Town Topics — Princeton's Weekly Community Newspaper Since 1946.
Vol. LXIII, No. 7
Wednesday, February 18, 2009
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Borough, Businesses Face Tough Economy

Dilshanie Perera

Saying there would be difficult decisions to make in the coming months, Mayor Mildred Trotman addressed local merchants about the state of the Borough Tuesday during the Borough Merchants For Princeton’s monthly meeting. Her speech generated a dialogue between business owners who assessed the economic climate from their respective vantage points.

“Princeton Borough is not immune from the rest of the country, and we’re going to have to work together to make [the current economic situation] work for all of us,” Ms. Trotman noted in a telephone interview. “I would like to see the merchants not just survive, but also thrive.”

Responding to a question by Borough Administrator Robert Bruschi, who asked how local businesses were doing after assessing their post-holiday numbers, owner of The Place To Bead Doris Figueroa noted that her business is down 20 percent from last year. “I hear the news saying everyone is suffering, and we’re certainly feeling that,” she said.

Mark Censits, owner of CoolVines, which opened in August, characterized the town as “still very much alive, and spunky” though people may have “traded down” in products they were purchasing.

Having closed the Tulane Street parking lot last July, Mr. Bruschi reported that parking revenues are at or above those of last year, adding that the downtown “seemed to be busy with people.”

Nonetheless, David Newton of Palmer Square Management noted that on the whole, Palmer Square was down about seven percent for the year, remarking that if one looked at the statistics for October through December alone, the decrease would be “more significant.”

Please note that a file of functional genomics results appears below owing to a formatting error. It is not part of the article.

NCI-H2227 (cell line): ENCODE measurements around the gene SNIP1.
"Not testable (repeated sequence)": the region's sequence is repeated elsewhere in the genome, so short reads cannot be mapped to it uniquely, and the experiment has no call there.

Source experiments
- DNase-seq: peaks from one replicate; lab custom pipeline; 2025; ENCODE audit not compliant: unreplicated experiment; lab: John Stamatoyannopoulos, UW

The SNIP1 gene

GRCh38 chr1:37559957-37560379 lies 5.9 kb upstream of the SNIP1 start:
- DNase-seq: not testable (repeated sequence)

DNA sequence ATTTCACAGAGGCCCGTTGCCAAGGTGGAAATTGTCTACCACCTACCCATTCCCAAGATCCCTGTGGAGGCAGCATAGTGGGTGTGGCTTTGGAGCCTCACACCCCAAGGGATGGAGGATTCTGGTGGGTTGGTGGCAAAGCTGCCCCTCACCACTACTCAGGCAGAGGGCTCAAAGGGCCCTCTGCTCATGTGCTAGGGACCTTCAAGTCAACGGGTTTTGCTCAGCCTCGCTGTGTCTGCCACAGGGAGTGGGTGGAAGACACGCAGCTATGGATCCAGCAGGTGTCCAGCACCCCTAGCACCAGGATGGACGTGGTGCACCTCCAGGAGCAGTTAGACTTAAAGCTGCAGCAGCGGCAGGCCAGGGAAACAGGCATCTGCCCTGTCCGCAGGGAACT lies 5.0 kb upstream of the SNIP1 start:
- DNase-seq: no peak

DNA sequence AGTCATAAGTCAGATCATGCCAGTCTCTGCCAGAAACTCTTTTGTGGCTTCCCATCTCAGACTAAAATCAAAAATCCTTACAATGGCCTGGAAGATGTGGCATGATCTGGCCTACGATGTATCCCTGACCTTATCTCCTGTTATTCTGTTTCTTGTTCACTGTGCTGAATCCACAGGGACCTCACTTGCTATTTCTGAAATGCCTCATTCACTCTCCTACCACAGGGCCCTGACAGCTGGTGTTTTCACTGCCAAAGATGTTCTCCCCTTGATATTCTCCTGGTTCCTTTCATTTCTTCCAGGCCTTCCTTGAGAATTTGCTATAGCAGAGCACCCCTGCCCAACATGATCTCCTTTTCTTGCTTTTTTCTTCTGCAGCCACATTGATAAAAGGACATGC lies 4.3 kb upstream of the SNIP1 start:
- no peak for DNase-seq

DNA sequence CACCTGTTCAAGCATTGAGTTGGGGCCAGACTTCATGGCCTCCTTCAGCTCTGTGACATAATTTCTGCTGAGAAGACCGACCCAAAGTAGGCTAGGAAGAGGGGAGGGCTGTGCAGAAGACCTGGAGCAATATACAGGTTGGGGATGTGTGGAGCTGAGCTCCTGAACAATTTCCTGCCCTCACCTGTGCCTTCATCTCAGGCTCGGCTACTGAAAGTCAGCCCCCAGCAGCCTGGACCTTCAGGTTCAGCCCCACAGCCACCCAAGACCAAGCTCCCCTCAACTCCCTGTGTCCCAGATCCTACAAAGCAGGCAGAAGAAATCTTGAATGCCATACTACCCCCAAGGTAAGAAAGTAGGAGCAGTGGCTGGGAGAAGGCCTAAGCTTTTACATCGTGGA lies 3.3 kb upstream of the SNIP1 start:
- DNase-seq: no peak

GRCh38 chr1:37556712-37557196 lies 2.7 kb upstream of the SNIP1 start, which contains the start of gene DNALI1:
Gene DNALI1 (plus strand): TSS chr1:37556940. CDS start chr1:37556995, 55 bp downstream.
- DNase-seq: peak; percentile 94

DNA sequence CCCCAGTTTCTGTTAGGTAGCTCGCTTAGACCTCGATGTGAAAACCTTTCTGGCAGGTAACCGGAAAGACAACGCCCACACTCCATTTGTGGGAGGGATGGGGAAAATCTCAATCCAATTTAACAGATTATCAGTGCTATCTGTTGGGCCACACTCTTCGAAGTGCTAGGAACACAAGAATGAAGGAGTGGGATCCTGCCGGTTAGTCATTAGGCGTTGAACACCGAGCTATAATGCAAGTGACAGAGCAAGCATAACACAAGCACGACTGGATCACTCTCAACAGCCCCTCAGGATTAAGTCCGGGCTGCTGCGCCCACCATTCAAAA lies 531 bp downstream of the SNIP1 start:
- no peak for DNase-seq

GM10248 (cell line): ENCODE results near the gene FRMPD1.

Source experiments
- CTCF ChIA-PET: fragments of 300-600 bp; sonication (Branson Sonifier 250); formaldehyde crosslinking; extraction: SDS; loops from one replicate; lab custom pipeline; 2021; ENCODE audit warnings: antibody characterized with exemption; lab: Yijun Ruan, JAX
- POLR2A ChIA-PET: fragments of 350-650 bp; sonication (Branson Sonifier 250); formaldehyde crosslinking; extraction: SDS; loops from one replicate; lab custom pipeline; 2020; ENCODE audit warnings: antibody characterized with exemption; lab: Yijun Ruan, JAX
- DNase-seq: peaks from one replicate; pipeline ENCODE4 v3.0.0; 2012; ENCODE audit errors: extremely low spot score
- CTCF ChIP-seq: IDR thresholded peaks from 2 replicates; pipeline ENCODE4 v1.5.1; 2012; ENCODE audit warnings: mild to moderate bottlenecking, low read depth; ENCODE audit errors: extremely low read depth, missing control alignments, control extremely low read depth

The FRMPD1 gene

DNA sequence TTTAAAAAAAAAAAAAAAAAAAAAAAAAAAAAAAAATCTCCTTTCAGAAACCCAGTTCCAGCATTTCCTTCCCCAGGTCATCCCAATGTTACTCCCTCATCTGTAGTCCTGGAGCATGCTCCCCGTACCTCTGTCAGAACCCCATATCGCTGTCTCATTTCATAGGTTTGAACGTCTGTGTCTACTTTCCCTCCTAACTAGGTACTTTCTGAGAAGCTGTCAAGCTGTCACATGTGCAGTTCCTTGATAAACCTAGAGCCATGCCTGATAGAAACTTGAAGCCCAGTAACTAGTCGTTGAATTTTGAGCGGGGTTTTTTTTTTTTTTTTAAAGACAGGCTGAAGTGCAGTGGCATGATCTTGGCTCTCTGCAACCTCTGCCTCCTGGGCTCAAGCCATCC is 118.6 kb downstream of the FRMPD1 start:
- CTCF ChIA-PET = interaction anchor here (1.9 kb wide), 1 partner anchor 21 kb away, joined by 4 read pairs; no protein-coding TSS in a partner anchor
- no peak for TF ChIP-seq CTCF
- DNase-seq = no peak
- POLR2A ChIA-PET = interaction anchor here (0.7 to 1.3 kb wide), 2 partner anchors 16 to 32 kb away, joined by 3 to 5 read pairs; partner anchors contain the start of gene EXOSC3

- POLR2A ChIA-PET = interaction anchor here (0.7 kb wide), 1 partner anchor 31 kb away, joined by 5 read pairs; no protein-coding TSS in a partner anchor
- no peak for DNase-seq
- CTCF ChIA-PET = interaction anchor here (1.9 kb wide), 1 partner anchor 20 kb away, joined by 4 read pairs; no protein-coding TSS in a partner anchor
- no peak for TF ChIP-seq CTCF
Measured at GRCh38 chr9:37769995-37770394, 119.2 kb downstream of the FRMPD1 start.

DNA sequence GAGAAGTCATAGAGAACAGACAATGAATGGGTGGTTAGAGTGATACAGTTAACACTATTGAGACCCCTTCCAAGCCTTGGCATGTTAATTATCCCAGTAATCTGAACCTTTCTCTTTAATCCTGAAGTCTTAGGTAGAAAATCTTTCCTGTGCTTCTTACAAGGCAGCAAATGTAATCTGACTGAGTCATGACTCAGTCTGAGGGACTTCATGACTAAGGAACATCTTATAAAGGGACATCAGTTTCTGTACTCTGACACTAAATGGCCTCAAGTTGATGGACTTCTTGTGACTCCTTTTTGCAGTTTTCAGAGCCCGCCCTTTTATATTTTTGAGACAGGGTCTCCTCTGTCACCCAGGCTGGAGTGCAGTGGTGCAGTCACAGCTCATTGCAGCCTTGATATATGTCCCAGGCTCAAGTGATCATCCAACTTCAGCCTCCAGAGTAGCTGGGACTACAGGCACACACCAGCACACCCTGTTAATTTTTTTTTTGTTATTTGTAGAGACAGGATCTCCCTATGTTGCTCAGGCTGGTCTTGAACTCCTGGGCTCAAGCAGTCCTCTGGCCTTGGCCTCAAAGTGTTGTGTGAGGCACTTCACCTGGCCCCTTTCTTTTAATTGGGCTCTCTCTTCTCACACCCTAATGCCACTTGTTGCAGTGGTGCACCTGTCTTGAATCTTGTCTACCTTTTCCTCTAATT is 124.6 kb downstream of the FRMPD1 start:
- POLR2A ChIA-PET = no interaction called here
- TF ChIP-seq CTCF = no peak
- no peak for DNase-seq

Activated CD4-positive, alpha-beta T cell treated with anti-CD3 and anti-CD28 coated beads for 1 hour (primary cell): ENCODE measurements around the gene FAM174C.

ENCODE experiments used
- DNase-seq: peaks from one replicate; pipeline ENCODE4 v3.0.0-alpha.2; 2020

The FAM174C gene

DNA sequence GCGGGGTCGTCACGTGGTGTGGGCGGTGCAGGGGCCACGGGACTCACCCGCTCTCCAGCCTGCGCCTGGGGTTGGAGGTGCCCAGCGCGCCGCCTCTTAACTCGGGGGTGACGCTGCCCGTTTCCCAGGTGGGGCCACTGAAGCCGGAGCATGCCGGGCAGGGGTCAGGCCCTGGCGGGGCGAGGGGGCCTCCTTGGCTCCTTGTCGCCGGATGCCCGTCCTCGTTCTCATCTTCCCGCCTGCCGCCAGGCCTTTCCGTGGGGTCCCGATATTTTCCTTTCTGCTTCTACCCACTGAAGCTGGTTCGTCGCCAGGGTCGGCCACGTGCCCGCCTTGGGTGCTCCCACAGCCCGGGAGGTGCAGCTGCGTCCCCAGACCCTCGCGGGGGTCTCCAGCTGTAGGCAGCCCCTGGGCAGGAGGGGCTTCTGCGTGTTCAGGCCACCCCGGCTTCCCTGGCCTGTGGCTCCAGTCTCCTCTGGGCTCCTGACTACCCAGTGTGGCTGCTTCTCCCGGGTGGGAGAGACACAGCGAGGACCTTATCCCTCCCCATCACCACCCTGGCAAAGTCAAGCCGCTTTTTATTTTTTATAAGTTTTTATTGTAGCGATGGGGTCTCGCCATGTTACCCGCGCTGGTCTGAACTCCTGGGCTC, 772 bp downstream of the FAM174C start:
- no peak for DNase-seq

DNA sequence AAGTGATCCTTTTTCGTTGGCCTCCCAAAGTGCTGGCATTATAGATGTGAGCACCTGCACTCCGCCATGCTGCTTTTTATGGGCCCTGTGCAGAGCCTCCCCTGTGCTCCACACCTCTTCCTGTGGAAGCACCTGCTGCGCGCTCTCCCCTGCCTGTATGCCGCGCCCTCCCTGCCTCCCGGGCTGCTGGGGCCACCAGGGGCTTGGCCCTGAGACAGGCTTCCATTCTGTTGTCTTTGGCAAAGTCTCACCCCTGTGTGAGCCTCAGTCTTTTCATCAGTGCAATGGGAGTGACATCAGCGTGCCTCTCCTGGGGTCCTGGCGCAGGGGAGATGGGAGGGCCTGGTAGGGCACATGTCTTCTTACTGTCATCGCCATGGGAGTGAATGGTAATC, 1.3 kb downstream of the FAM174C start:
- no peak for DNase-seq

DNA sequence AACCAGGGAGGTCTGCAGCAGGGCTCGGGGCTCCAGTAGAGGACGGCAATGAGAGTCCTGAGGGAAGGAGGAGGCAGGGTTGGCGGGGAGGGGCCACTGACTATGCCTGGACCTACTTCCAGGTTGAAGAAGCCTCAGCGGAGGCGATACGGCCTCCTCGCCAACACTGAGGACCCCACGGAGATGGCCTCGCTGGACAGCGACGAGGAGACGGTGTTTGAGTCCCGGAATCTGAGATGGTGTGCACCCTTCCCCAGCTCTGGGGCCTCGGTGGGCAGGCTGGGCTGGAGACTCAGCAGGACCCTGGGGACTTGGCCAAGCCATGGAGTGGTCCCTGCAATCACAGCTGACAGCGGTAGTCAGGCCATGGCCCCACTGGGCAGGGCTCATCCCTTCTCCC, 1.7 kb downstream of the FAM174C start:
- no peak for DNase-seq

Participants at the meeting agreed that they would have to work together to weather the economic downturn. President and CEO of the Princeton Regional Chamber of Commerce Peter Crowley emphasized that fostering connections and partnerships is important.

Kristin Appelget, Director of the University’s Office of Community and Regional Affairs, encouraged merchants to collaborate with the University to tackle mutual challenges in a creative way. She added that it would certainly be beneficial to develop a relationship with the 5,400 employees and staff members of the University, most of whom live in the region.

Regarding the Borough’s budget, Ms. Trotman said that “we have to make the most difficult decisions we’ve ever had to make in my 25 years.” Foremost, is keeping tax rates low, she explained, adding that the municipality has been in contact with area mayors, and the county, state, and federal governments regarding the stimulus package, though precise amounts of money coming in from the state have yet to be determined.

Work continues to be done on building projects in the downtown area, Ms. Trotman reported, saying that the first set of units on the Hulfish North project are scheduled to be completed by the end of this year, and all 100 units will be complete by 2011.

Phase II of the downtown redevelopment project is currently underway, and is expected to be complete by the fall of next year, Ms. Trotman said.


Regarding transportation updates, merchants agreed that the Borough’s e-mail notification system has been helpful in informing them about road closures and redirected traffic. Currently, Paul Robeson Place is seeing some renovations happen underground, a project that Ms. Trotman expects will be completed in five to six weeks, with the roadway expected to be open to two-way traffic sooner.

Though the particulars of the Borough’s budget proposal for 2009 are still being discussed, Ms. Trotman envisioned a general scaling back of all of the Borough’s programs.

“We can identify with each department, and we do so appreciate having each component, so that the whole Borough can thrive as it does,” Ms. Trotman said, in regard to making decisions about cutbacks. “These are very, very difficult times.”

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